Pros And Cons Of A Joint Term Insurance Policy
Several life insurance firms have lately introduced joint life insurance policies for couples. Buying one policy instead of two is cheaper and can be estimated with a term insurance premium calculator. In joint life insurance, both partners are owners and beneficiaries. One person receives the life cover benefit if the other ceases to exist.
Joint life insurance policies have become popular recently, but are they right for all couples? Are the extra advantages worth it?
Types of Joint Life Insurance for Couples
Two lives, as opposed to one, are protected by a Joint Life Insurance policy, which may be an endowment policy or a simple term plan.
Joint Term Plan: Both parties pay a single premium for a specified period. If one partner passes away, the surviving partner can claim the life cover sum, and the cover ends. Some policies of this form of joint life insurance have a maximum amount of coverage that can be claimed. Find the right amount to invest with a term insurance premium calculator.
Joint Endowment Plan: There is an investment component to an endowment policy. Like a term plan, its duration is generally until the policyholder retires. The insurance company then pays the policyholder a certain sum, known as the ‘endowment’.
After the policy expires, this combined life insurance pays the couple an assured sum. If one partner passes away, the other obtains the cover and the endowment money at the end of the predetermined period. Joint life insurance premiums stop after anybody passes away first.
Reasons for Joint Life Insurance
The term insurance tax benefit makes joint life insurance cost-effective for couples. The surviving spouse receives the total assured sum on the primary policyholder’s cover and does not have to pay future payments for this joint life insurance.
For example, a 36-year-old husband and 35-year-old wife choose INR 50 lakh and INR 25 lakh joint life insurance plans. The wife receives INR 50 lakhs if the husband passes away. Her INR 25 lakh life insurance will continue without premiums.
In some joint life insurance contracts, the recipient can choose a lump amount or monthly payments for up to 10 years if one partner passes away. It can be calculated through a term insurance premium calculator. If the primary policyholder passes away, the companion keeps the insurance, and all future premiums are waived. The primary policyholder’s premiums remain unchanged if the spouse is no more. Depending on the sum insured, several online insurers demand health check-ups.
Nominee: The ‘regular income’ provision helps a child who is the nominee on a combined life insurance plan if their parents meet with an unfortunate event. The youngster receives a lump payment or monthly money to fund education or other needs.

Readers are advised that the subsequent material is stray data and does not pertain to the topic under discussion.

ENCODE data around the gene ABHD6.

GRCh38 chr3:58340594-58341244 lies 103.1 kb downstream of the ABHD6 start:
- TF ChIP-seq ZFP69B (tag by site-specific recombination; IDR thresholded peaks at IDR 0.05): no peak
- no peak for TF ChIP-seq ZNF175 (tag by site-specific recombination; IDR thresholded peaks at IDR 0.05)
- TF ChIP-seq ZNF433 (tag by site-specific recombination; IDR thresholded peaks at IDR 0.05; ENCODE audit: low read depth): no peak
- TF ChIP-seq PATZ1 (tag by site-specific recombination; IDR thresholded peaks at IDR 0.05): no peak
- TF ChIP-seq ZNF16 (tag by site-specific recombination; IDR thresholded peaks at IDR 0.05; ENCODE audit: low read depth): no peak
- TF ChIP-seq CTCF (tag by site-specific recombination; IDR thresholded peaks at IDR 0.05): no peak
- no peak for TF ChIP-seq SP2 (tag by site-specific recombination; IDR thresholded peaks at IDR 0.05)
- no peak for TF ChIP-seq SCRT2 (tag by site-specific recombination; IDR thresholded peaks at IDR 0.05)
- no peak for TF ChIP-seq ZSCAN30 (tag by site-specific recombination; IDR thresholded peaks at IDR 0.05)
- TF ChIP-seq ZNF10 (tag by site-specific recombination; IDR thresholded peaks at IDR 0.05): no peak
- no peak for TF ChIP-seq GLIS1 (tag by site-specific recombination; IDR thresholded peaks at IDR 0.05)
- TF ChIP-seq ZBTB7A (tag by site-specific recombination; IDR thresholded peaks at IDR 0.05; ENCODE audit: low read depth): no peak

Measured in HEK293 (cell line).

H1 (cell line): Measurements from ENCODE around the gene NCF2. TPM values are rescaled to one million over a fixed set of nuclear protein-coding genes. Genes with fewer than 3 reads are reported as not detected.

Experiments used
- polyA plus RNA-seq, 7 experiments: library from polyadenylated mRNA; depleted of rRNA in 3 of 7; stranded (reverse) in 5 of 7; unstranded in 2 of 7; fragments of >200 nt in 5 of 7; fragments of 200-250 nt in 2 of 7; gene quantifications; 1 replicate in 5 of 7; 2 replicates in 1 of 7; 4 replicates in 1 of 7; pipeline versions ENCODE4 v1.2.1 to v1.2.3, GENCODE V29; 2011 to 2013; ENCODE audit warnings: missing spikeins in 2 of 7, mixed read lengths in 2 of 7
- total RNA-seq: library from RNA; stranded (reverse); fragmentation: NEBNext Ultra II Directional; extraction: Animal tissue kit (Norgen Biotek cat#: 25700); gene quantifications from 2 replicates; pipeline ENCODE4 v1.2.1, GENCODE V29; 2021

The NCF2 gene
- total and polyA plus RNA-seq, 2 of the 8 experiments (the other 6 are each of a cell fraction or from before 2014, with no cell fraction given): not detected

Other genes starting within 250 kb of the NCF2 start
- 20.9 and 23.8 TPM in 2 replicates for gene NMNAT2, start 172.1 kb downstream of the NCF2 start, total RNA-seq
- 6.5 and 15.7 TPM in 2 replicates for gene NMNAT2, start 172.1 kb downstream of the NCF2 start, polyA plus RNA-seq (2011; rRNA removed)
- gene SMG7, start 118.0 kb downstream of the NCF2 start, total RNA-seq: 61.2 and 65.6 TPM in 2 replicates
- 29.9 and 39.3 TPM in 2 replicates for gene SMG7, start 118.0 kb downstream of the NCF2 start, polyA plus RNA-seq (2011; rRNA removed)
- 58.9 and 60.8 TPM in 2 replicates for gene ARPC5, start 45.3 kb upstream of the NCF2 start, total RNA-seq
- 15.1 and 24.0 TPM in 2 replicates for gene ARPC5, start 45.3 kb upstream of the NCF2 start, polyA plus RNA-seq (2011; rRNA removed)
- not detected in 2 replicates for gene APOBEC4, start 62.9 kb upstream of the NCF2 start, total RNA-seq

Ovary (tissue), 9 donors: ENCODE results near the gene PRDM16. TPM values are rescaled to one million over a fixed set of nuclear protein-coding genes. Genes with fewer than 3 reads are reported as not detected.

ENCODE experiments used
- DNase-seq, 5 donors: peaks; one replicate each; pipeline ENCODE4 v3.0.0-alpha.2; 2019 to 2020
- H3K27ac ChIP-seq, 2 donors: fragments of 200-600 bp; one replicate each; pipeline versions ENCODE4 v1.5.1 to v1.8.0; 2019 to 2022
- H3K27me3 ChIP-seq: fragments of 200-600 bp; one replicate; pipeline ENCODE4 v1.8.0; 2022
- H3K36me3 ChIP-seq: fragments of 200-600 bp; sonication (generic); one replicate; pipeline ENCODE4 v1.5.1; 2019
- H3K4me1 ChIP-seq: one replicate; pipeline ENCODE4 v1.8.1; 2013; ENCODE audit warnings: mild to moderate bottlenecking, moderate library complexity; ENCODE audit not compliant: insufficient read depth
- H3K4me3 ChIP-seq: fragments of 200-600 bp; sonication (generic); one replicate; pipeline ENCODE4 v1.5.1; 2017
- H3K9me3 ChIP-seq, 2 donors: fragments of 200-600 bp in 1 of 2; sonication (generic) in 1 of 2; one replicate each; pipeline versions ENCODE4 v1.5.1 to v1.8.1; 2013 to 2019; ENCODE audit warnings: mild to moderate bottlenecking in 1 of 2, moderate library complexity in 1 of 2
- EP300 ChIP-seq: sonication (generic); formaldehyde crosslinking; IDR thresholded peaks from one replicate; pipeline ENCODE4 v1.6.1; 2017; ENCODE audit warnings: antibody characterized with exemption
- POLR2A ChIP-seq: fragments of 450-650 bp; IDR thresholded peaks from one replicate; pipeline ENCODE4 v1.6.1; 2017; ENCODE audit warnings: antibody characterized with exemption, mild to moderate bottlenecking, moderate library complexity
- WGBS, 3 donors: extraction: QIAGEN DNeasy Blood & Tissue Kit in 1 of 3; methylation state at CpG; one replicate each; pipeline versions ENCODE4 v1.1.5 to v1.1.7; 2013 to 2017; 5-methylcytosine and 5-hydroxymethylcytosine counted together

A couple should evaluate their life before choosing joint life insurance coverage and availing of term insurance tax benefits.
Joint plans are easier to maintain and track for couples with a shared home loan who want life insurance to protect their heirs from housing loan liabilities.
When does it make no sense to purchase a joint life insurance policy?
In the opinion of financial advisers, the primary purpose of mutual life insurance is to replace the insured’s income for the benefit of their dependents. Hence homemaker coverage is unnecessary.
If the surviving spouse works well and oversees all home finances, paying a higher annual premium just for the premium waiver benefit makes little sense.
The savings are negligible. The annual price for joint life insurance policies is just 700 to 1,000 rupees (INR) less than that of standard life insurance policies (approximately).
Additionally, premiums vary based on a person’s health, habits, and lifestyle. A tiny difference eliminates flexibility, and a couple is trapped in the policy for a minimum of fifteen to twenty years.
If one cancels the policy, the other must pay the same premium.
An unsettling yet practical consideration is the likelihood of a divorce, in which case the split couple’s insurance requirements become distinct. Therefore, the couple will be required to give up their joint term life insurance policy or let it lapse before purchasing a new policy with a higher premium due to the passage of time. If it is an endowment policy, early liquidation will be required, resulting in poorer returns and the loss of the embedded life insurance.
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Typically, financial advisors divide their clients’ term life insurance needs into distinct life stages, then acquire three to four policies with differing durations at various ages during their customers’ lifespans. This provides the required flexibility and is less expensive than purchasing a single, large-coverage, joint life insurance policy.
After evaluating communal life covers’ unique utility and convenience, it may be prudent to divide your insurance needs between a traditional term plan and a joint life insurance policy.